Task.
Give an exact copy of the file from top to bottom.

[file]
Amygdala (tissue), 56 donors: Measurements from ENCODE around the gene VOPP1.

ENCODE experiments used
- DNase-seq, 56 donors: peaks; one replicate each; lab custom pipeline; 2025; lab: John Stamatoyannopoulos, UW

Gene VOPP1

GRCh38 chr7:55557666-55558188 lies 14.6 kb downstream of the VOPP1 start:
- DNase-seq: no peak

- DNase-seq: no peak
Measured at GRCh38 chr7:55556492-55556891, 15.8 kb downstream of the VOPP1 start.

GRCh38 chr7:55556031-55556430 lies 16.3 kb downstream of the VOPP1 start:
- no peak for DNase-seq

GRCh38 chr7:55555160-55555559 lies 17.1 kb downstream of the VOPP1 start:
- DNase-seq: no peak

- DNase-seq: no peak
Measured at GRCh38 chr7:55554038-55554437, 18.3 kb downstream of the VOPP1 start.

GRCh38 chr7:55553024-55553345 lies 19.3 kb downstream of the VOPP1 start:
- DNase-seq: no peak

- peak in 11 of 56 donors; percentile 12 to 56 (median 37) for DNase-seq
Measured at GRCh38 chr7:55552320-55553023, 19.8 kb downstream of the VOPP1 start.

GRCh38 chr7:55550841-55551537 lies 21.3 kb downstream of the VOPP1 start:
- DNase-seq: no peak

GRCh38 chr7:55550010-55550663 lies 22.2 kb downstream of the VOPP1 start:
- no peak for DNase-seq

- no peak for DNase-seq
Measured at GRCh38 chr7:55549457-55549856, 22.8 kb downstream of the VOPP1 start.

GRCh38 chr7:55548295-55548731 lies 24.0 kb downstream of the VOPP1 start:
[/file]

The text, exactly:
Amygdala (tissue), 56 donors: Measurements from ENCODE around the gene VOPP1.

ENCODE experiments used
- DNase-seq, 56 donors: peaks; one replicate each; lab custom pipeline; 2025; lab: John Stamatoyannopoulos, UW

Gene VOPP1

GRCh38 chr7:55557666-55558188 lies 14.6 kb downstream of the VOPP1 start:
- DNase-seq: no peak

- DNase-seq: no peak
Measured at GRCh38 chr7:55556492-55556891, 15.8 kb downstream of the VOPP1 start.

GRCh38 chr7:55556031-55556430 lies 16.3 kb downstream of the VOPP1 start:
- no peak for DNase-seq

GRCh38 chr7:55555160-55555559 lies 17.1 kb downstream of the VOPP1 start:
- DNase-seq: no peak

- DNase-seq: no peak
Measured at GRCh38 chr7:55554038-55554437, 18.3 kb downstream of the VOPP1 start.

GRCh38 chr7:55553024-55553345 lies 19.3 kb downstream of the VOPP1 start:
- DNase-seq: no peak

- peak in 11 of 56 donors; percentile 12 to 56 (median 37) for DNase-seq
Measured at GRCh38 chr7:55552320-55553023, 19.8 kb downstream of the VOPP1 start.

GRCh38 chr7:55550841-55551537 lies 21.3 kb downstream of the VOPP1 start:
- DNase-seq: no peak

GRCh38 chr7:55550010-55550663 lies 22.2 kb downstream of the VOPP1 start:
- no peak for DNase-seq

- no peak for DNase-seq
Measured at GRCh38 chr7:55549457-55549856, 22.8 kb downstream of the VOPP1 start.

GRCh38 chr7:55548295-55548731 lies 24.0 kb downstream of the VOPP1 start: